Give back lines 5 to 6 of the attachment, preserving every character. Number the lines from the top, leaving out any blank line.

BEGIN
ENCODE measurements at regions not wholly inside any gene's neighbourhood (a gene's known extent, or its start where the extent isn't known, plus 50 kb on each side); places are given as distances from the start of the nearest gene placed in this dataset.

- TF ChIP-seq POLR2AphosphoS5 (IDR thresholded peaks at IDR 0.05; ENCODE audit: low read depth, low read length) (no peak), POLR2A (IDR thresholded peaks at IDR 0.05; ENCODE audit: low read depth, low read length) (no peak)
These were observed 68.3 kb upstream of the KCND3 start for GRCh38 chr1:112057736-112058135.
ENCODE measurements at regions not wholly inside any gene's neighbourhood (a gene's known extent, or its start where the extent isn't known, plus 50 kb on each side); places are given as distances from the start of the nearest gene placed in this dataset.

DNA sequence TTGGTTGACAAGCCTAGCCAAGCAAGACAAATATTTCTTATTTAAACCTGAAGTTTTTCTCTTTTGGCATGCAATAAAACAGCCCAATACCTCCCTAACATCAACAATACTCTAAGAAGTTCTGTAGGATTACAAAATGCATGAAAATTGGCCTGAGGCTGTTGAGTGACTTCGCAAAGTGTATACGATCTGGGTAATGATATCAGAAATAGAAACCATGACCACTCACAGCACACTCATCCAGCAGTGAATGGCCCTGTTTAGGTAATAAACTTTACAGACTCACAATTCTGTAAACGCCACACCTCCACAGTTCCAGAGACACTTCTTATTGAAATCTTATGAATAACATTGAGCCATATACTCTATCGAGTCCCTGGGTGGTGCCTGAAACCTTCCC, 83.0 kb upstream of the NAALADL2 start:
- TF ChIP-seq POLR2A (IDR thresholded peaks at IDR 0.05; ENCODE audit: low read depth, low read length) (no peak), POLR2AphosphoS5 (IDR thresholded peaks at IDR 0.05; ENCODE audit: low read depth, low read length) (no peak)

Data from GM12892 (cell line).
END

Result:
DNA sequence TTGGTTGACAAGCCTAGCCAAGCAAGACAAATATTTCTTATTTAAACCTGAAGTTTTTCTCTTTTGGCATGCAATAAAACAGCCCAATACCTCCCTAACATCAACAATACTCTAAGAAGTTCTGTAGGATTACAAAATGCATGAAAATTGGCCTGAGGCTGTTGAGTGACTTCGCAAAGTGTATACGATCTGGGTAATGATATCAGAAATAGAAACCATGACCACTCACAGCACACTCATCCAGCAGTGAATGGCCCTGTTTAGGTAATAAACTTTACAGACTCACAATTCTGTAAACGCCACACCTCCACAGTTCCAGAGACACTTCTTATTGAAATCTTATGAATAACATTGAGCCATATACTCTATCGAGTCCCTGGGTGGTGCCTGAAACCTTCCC, 83.0 kb upstream of the NAALADL2 start:
- TF ChIP-seq POLR2A (IDR thresholded peaks at IDR 0.05; ENCODE audit: low read depth, low read length) (no peak), POLR2AphosphoS5 (IDR thresholded peaks at IDR 0.05; ENCODE audit: low read depth, low read length) (no peak)